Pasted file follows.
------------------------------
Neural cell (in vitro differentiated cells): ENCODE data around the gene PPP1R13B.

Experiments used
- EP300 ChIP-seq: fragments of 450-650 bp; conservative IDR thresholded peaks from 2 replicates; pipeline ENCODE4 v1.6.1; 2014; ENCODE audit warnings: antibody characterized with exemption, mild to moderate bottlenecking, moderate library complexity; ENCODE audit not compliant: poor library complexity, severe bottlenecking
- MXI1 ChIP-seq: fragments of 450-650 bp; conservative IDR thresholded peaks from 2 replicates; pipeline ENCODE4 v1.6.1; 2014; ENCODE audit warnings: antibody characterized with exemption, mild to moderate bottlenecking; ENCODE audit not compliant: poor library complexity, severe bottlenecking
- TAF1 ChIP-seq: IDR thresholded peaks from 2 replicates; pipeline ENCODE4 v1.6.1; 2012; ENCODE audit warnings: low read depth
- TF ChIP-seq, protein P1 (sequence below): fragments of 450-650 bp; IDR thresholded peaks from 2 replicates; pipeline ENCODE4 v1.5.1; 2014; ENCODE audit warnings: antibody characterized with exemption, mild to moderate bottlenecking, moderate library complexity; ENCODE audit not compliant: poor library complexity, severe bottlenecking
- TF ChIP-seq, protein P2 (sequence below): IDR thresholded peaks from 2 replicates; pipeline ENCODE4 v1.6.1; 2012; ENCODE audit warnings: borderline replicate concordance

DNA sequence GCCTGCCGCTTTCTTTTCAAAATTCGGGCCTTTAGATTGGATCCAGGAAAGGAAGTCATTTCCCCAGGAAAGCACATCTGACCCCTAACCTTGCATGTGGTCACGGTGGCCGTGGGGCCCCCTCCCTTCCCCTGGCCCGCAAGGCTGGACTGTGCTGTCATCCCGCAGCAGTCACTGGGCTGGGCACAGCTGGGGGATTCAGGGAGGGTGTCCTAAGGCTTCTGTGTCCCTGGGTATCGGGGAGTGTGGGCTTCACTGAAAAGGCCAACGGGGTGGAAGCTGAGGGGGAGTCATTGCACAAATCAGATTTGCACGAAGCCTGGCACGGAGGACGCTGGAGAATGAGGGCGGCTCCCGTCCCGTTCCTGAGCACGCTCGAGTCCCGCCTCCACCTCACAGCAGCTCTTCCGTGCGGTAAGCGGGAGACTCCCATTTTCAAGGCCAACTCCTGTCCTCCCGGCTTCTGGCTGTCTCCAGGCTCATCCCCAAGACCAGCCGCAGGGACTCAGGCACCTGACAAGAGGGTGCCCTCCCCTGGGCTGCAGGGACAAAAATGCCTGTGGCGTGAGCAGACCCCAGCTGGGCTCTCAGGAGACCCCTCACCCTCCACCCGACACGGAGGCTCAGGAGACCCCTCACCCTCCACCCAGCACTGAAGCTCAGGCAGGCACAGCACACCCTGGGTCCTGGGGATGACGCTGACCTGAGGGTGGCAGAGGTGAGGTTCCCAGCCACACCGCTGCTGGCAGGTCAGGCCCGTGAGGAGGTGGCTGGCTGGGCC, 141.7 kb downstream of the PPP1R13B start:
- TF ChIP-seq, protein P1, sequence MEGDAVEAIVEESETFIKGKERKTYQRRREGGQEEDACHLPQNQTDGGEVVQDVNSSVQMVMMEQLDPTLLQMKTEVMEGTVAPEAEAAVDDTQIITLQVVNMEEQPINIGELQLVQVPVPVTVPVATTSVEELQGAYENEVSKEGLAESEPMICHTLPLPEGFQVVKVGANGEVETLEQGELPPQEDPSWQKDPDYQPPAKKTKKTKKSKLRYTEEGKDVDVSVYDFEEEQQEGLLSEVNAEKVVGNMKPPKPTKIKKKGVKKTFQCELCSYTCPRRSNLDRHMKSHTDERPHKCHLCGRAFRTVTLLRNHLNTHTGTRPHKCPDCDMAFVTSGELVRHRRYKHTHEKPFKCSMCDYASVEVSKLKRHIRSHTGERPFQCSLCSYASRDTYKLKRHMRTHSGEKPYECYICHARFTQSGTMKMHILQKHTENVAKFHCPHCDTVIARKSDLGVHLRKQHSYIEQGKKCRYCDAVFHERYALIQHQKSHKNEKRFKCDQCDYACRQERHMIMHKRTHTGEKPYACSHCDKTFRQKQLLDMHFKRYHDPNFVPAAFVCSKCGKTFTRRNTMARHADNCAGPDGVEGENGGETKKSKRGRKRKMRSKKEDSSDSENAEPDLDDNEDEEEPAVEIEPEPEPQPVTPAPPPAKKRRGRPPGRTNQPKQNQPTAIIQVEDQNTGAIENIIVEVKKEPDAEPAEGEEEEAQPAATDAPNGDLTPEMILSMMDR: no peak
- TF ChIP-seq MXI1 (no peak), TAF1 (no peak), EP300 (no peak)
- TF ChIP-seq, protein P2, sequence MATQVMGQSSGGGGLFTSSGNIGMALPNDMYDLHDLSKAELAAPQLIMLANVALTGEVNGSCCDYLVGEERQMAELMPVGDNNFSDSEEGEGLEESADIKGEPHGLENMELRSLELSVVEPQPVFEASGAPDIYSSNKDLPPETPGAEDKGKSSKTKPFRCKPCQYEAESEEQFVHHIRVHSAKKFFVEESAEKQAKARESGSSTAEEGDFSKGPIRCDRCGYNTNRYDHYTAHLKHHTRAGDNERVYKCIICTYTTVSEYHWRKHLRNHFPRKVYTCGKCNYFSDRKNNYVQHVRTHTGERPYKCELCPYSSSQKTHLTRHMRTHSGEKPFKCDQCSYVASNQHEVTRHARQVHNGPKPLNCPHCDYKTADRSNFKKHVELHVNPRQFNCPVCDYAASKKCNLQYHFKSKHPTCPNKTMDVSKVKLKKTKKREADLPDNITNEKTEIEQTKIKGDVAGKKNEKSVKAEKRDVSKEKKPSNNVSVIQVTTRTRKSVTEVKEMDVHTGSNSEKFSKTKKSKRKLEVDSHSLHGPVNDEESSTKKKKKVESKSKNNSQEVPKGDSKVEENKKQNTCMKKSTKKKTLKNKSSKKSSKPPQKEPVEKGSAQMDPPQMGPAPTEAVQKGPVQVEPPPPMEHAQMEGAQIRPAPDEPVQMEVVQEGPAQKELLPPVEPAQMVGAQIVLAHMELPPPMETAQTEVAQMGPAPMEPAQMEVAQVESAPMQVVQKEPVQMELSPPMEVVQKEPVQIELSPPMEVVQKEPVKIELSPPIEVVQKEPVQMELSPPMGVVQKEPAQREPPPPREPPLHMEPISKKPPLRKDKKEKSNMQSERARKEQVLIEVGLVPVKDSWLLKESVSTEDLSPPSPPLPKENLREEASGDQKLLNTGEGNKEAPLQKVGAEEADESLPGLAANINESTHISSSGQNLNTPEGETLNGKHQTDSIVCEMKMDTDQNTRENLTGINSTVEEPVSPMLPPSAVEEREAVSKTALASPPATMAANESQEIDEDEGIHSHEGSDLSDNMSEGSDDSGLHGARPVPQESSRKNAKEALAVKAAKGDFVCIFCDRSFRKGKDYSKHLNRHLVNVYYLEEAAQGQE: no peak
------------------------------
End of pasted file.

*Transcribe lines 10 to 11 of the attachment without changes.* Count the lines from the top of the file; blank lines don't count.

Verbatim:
- TF ChIP-seq MXI1 (no peak), TAF1 (no peak), EP300 (no peak)
- TF ChIP-seq, protein P2, sequence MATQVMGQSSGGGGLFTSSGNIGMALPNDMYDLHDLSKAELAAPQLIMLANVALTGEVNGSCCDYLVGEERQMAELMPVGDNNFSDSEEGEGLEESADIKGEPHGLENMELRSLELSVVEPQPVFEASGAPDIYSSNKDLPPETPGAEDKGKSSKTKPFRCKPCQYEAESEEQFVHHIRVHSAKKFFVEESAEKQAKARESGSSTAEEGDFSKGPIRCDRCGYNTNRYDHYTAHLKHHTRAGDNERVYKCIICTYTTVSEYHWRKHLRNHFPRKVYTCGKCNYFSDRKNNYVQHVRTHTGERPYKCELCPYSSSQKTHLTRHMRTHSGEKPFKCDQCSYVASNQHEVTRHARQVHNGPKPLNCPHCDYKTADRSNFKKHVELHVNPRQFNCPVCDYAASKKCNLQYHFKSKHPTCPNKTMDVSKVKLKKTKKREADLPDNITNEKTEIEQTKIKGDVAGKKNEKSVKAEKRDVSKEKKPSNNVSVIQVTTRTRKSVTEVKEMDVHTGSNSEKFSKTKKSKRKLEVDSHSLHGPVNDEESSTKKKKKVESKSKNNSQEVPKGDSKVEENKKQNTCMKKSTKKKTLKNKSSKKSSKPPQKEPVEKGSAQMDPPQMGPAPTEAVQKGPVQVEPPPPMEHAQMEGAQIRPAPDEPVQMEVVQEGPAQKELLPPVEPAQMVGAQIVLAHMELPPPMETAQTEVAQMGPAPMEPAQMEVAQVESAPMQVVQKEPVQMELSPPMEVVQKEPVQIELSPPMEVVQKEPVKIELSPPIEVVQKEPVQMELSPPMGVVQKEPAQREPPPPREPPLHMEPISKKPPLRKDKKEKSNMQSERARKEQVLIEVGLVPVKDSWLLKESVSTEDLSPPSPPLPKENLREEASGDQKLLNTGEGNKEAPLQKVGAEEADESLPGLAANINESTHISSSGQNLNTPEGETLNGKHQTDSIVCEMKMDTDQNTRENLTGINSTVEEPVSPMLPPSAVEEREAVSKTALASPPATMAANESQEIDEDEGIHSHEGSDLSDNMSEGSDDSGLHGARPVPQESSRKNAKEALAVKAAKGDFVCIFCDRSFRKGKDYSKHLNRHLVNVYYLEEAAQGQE: no peak